Democracy, post the apartheid era promised a better life for native Black Africans in South Africa, better living conditions for all and especially those living in townships and rural areas. Fast forward into 2020, a lack of economic opportunities, under-developed areas, and continuing lack of infrastructure is still a sad reality for many people living in rural areas in South Africa. Rural parts of South Africa are thus generally poor and the majority of these areas are characterized by poor service delivery and lack of access to resources. Nevertheless, such places are rich with culture, tradition and a sense of community. The study area of this dissertation is in the rural parts of Limpopo, with special focus centred around the Moletjie tribal villages. Most of the rural areas in the Limpopo province are still under the leadership of traditional authorities and depend on livestock and subsistence farming.
The rural landscape fabric within the villages in the Moletjie area and other parts of South Africa share a similar trait of being dispersed and fragmented in nature. Due to the lack of infrastructure and resources, residents are forced to share these scarce resources. Sharing also means that residents walk long distances to places of importance on long, tedious and physically uncomfortable pathways.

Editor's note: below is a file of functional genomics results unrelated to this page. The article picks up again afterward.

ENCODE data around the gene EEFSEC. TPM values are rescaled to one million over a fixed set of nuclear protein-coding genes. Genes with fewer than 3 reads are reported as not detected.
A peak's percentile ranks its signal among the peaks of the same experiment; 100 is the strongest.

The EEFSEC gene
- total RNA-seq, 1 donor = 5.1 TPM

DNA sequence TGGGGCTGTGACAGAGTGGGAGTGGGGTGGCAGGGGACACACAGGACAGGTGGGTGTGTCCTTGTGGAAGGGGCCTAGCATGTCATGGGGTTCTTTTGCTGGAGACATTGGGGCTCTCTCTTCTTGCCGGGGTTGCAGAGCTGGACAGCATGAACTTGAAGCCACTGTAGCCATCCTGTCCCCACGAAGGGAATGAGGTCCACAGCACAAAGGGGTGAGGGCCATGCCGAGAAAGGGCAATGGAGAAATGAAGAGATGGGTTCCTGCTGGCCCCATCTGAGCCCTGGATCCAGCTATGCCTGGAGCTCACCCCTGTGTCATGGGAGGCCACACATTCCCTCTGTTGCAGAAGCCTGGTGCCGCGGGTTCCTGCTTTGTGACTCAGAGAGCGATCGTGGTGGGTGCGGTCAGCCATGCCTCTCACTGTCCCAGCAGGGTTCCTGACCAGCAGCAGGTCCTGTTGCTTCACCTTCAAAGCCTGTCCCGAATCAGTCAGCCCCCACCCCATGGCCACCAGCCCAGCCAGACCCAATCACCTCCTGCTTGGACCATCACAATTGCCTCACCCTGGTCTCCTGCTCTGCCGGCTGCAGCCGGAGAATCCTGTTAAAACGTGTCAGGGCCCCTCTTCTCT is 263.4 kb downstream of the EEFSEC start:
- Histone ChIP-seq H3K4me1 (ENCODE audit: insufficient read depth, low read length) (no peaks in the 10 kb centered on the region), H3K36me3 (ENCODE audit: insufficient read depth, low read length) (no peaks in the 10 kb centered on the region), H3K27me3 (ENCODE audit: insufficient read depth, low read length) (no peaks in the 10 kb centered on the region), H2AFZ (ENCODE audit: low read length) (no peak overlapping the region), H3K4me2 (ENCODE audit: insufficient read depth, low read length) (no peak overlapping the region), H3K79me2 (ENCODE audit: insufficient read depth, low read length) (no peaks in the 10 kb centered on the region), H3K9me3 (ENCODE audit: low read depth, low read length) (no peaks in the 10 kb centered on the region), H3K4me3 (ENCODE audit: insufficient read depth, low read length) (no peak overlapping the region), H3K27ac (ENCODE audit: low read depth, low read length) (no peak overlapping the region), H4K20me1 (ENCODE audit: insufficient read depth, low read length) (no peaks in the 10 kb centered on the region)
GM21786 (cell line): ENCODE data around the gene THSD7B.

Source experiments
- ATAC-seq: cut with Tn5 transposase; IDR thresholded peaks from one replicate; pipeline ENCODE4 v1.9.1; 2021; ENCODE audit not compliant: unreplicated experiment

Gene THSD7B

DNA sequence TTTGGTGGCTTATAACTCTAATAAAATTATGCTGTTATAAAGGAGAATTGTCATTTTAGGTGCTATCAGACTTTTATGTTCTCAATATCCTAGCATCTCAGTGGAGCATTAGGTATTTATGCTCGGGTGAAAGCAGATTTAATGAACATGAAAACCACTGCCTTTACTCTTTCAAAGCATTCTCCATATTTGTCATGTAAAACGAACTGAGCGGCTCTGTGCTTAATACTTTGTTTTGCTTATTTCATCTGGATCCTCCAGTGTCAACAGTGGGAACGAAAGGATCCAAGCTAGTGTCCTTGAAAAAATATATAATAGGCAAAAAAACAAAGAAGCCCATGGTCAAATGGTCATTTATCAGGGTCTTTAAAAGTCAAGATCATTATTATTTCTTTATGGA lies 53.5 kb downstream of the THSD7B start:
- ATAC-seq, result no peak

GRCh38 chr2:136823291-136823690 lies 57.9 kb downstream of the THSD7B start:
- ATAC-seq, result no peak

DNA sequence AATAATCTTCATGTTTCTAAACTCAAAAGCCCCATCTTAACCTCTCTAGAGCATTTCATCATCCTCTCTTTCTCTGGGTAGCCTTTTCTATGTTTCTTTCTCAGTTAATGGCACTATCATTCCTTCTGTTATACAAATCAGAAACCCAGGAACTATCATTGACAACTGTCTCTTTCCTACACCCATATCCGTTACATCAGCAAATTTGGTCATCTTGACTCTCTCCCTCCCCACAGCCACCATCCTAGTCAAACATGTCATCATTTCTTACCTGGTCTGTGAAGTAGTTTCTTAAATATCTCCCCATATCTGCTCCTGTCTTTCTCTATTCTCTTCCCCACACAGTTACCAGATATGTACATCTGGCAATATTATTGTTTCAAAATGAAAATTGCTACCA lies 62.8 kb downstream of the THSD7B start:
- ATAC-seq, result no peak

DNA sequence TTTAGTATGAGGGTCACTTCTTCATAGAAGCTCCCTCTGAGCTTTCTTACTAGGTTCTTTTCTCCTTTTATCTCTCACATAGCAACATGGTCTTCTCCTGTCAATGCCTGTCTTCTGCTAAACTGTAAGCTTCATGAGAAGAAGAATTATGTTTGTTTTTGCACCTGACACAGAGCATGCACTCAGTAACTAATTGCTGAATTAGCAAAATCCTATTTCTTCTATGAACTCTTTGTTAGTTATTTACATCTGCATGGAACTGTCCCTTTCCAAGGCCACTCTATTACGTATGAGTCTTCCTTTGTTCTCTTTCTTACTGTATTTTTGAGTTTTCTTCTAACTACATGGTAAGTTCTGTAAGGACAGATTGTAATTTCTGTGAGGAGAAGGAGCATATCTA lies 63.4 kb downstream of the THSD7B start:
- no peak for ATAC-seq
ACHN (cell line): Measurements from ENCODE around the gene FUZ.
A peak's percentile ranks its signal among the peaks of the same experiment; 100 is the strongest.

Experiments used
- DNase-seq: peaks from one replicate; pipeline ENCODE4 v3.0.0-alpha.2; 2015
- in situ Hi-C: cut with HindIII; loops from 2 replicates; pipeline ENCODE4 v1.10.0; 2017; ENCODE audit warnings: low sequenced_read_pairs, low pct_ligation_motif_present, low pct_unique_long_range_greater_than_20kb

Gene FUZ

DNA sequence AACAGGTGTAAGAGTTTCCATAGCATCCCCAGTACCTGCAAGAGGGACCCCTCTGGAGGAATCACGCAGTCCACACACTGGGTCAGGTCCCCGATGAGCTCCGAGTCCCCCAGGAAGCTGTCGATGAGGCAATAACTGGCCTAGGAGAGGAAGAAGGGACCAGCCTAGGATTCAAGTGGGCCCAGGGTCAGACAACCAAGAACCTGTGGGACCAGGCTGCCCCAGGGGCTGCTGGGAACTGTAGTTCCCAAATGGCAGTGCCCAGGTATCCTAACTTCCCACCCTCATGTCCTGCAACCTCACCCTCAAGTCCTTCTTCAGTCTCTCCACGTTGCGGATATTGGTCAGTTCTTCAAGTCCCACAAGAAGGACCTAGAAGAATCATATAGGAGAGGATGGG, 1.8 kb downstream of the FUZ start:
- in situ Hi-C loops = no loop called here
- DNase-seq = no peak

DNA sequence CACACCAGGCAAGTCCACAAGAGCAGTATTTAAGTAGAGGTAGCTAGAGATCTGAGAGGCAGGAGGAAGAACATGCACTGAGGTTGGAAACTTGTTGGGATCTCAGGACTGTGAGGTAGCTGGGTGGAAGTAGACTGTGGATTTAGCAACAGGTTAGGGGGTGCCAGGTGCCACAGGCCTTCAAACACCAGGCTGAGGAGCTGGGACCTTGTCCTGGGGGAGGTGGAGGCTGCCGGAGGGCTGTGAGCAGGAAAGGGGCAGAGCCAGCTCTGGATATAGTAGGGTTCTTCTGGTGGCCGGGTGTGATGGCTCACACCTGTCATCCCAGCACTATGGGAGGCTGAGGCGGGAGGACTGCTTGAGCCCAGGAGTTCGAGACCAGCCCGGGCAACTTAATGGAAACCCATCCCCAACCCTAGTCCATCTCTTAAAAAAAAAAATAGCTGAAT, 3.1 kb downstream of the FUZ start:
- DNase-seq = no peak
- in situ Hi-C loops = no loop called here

Environmental issues such as erosion, overgrazing and deforestation are a concern within the study area. It is also worthwhile to mention that the author of this dissertation grew up in the study area.
This provides a unique opportunity to explore how intimate knowledge of space about a place can factor into the design of a place.
However, it should be emphasized that the dissertation does not aspire for an easy fix solution with regards to rural development issues; it rather subtly looks into how to improve rural conditions,
rurally. In other words, how can rural lives together with the rural environment be sustainably developed while preserving rural identity and heritage?
Mini Dissertation (ML (Prof))--University of Pretoria, 2020.